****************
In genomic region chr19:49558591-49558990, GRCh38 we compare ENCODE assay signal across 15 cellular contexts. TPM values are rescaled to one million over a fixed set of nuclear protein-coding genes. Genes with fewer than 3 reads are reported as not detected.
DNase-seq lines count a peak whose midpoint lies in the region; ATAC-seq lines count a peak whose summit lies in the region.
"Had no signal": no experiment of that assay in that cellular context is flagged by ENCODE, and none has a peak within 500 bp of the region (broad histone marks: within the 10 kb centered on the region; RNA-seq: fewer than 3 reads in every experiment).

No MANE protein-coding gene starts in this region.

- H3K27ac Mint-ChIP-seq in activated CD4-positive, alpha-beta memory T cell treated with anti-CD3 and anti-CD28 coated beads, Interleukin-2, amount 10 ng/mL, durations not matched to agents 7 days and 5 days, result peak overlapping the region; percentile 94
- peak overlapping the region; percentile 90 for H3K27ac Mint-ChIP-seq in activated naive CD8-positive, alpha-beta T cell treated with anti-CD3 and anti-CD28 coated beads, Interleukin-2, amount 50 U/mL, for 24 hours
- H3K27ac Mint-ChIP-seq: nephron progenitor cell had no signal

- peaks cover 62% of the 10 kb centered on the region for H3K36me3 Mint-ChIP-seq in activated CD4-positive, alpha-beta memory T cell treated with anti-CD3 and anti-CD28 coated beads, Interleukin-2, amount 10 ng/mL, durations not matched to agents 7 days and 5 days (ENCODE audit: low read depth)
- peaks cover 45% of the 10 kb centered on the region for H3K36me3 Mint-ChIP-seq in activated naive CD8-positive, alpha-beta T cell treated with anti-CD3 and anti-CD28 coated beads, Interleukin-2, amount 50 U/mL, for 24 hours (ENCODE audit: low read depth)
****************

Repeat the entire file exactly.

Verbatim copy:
In genomic region chr19:49558591-49558990, GRCh38 we compare ENCODE assay signal across 15 cellular contexts. TPM values are rescaled to one million over a fixed set of nuclear protein-coding genes. Genes with fewer than 3 reads are reported as not detected.
DNase-seq lines count a peak whose midpoint lies in the region; ATAC-seq lines count a peak whose summit lies in the region.
"Had no signal": no experiment of that assay in that cellular context is flagged by ENCODE, and none has a peak within 500 bp of the region (broad histone marks: within the 10 kb centered on the region; RNA-seq: fewer than 3 reads in every experiment).

No MANE protein-coding gene starts in this region.

- H3K27ac Mint-ChIP-seq in activated CD4-positive, alpha-beta memory T cell treated with anti-CD3 and anti-CD28 coated beads, Interleukin-2, amount 10 ng/mL, durations not matched to agents 7 days and 5 days, result peak overlapping the region; percentile 94
- peak overlapping the region; percentile 90 for H3K27ac Mint-ChIP-seq in activated naive CD8-positive, alpha-beta T cell treated with anti-CD3 and anti-CD28 coated beads, Interleukin-2, amount 50 U/mL, for 24 hours
- H3K27ac Mint-ChIP-seq: nephron progenitor cell had no signal

- peaks cover 62% of the 10 kb centered on the region for H3K36me3 Mint-ChIP-seq in activated CD4-positive, alpha-beta memory T cell treated with anti-CD3 and anti-CD28 coated beads, Interleukin-2, amount 10 ng/mL, durations not matched to agents 7 days and 5 days (ENCODE audit: low read depth)
- peaks cover 45% of the 10 kb centered on the region for H3K36me3 Mint-ChIP-seq in activated naive CD8-positive, alpha-beta T cell treated with anti-CD3 and anti-CD28 coated beads, Interleukin-2, amount 50 U/mL, for 24 hours (ENCODE audit: low read depth)